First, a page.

Now the last one is more obvious, fatherhood. God disciplined his children (Israel in the old testament), but never stopped loving them and working for them, even when they were disobedient, riotous, and self-destructive. Men, you either are or will one day become fathers, and you aren't supposed to give your kids a bad example so they know what God their Father is not, but you are to bear the image of God for your kids to know "God loves me unconditionally like a father, like my father."

In other words, by the time you reach fatherhood you are to be vessels and tools of the Holy Spirit, Christ to your wife, and a good father to your children.

When I hear the phrase "God created man in his own image" I don't think that God's form is limited to a human-esque appearance, or that I'm some how more important because I'm in God's image, I think that it's a statement outlining the lives we are to live, the stature with which we are to hold ourselves, and the responsibilities and commands God has given us.

Tuesday, October 12, 2010

The BenzenBurris Uncertainty Principle

The Heisenberg uncertainty principle states by precise inequalities that certain pairs of physical properties, such as position and momentum, cannot be simultaneously known to arbitrarily high precision (Thanks Wikipedia.)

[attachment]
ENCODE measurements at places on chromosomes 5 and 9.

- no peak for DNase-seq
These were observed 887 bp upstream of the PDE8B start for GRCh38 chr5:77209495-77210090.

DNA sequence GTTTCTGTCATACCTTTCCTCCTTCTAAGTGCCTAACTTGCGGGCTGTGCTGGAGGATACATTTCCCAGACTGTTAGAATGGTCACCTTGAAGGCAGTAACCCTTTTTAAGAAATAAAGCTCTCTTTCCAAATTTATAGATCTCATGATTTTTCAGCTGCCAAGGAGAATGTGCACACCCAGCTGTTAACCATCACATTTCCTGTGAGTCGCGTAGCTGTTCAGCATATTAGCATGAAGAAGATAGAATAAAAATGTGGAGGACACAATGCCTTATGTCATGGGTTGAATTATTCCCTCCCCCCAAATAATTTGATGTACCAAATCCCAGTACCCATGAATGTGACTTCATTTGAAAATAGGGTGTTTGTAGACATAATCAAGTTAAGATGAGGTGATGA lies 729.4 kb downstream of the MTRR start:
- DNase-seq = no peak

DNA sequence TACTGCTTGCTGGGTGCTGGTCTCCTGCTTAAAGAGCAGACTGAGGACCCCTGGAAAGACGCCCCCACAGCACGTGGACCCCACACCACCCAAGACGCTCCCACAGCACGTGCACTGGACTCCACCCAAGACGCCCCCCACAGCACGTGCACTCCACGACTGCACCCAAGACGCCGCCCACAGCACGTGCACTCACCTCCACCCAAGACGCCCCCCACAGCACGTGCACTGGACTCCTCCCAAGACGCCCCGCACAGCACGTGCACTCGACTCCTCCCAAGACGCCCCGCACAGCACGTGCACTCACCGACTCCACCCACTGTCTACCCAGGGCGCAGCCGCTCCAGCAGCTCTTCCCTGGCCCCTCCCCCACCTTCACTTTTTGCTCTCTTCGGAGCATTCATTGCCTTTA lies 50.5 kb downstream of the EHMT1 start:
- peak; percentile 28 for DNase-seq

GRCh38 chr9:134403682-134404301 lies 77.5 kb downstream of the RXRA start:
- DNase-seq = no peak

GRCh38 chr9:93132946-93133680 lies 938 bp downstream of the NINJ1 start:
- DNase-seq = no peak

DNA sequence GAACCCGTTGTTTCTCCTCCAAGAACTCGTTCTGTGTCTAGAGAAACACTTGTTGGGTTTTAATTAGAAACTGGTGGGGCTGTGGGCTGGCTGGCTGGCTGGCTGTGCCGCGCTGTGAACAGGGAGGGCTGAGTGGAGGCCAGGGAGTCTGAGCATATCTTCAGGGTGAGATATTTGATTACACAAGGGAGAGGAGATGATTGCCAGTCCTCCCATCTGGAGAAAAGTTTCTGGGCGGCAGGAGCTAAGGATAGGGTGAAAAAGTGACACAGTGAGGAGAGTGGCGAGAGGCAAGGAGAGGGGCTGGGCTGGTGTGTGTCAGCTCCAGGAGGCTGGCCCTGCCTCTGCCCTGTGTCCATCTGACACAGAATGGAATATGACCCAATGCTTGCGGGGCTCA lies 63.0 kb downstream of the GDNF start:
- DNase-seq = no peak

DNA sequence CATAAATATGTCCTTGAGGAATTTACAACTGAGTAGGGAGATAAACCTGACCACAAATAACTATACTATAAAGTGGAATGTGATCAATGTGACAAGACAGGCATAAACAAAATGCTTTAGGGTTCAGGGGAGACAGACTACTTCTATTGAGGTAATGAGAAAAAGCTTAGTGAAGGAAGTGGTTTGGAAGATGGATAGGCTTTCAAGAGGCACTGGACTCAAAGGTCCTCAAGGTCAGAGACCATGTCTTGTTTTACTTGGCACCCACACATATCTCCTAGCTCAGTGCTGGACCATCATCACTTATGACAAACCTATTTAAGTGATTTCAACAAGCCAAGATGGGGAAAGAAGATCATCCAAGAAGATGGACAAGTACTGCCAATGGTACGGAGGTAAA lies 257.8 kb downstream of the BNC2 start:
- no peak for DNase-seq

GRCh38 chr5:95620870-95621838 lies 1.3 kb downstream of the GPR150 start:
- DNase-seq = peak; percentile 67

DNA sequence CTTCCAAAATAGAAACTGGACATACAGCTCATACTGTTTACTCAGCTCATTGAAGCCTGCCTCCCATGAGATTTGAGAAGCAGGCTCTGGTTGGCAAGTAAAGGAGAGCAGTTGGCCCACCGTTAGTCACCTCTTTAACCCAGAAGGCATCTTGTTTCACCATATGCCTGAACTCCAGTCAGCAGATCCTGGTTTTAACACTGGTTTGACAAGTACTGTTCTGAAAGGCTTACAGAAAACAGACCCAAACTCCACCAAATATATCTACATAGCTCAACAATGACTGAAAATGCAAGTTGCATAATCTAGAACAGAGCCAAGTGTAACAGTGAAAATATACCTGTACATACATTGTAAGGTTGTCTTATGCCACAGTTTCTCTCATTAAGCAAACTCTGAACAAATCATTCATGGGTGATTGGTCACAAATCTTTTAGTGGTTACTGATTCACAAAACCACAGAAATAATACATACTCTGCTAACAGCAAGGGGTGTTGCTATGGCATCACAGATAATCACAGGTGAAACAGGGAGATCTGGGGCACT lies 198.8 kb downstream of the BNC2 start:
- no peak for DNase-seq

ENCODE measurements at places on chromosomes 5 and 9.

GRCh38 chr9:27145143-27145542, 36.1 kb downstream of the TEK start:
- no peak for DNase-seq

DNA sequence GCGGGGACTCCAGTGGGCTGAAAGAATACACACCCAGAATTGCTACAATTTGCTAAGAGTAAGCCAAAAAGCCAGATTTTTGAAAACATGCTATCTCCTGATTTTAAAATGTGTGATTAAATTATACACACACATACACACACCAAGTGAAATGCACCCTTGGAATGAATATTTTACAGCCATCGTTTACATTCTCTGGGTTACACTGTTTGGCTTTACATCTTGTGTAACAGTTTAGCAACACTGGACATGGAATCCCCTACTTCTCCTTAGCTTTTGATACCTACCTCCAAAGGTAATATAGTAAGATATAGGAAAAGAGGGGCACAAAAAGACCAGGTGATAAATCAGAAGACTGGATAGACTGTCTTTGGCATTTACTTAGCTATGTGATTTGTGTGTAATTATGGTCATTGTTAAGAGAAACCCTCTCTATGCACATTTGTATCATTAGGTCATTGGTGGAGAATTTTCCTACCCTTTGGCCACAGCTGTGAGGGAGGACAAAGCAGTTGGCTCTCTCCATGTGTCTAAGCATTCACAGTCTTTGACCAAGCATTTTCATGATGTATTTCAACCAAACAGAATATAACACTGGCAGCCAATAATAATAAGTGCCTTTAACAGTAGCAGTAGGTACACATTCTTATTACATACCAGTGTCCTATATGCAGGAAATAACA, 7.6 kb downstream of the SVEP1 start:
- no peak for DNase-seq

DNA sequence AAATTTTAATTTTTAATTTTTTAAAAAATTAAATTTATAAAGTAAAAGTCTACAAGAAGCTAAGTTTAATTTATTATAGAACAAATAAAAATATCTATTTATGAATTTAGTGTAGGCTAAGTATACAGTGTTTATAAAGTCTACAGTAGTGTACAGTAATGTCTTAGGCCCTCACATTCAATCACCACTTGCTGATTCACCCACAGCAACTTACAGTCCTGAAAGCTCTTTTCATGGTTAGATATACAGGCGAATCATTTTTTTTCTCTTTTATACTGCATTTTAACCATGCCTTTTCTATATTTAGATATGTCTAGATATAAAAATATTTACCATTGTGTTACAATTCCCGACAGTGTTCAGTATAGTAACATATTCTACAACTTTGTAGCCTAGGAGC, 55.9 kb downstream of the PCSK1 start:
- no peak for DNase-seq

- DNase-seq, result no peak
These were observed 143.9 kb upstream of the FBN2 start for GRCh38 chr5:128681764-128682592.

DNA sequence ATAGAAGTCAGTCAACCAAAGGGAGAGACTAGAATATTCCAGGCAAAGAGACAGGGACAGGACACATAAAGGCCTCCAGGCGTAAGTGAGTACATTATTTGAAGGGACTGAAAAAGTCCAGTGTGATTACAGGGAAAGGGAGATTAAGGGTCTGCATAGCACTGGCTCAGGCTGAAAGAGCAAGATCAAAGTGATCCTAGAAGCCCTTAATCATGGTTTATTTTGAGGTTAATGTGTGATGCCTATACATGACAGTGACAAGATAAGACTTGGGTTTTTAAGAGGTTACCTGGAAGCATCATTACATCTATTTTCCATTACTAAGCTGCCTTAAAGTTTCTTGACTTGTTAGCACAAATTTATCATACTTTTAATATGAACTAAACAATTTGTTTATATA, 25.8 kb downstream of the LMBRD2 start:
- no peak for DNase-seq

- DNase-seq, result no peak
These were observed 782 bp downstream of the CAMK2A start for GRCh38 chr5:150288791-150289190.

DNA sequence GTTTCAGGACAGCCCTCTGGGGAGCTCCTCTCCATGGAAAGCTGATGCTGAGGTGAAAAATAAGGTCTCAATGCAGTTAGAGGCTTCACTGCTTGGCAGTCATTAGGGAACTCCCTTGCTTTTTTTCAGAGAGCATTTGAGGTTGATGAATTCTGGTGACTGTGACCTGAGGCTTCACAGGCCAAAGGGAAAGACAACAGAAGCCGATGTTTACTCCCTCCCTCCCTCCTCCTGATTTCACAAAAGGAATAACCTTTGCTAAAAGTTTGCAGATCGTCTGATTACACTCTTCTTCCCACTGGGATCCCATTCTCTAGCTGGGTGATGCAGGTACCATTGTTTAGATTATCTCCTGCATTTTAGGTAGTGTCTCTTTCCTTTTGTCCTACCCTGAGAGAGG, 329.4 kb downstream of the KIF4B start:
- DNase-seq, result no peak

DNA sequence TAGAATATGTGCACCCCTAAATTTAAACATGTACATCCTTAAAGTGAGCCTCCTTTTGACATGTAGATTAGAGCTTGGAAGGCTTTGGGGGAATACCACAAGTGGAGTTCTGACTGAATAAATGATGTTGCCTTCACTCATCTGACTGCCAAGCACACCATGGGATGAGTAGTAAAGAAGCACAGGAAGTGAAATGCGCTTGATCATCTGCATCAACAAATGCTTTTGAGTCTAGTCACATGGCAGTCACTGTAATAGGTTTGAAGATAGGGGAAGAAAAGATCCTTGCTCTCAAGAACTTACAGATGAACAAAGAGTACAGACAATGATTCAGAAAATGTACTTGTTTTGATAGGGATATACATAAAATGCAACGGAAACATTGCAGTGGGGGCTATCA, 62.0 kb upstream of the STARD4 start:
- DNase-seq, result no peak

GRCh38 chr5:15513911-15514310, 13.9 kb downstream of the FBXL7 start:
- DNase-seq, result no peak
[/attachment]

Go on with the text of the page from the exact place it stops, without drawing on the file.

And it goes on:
What that means is according to Heisenberg, the more sure you are of one element in an equation, the less you have to be of another (in these certain pairs of physical properties, like the where and when of an electron).

In the BenzenBurris Uncertainty Principle, the more on top of your junk that you are in one class, the less you are in all other classes. ie: once you're passing one, you start to realize you have no idea what's going on with the others.

This is not to be confused with my Conservation of Motivation theorem, that motivation cannot be created or destroyed, only transferred. Like I had a lot of motivation to do all my homework tonight for the rest of the week and relax, but instead I got all OCD on my cleaning and my room looks great but my homework does not :-<. Motivation also naturally transfers from Schoolwork (a very high potential for failure, the opposing force of motivation) to video games (which has a very low potential failure).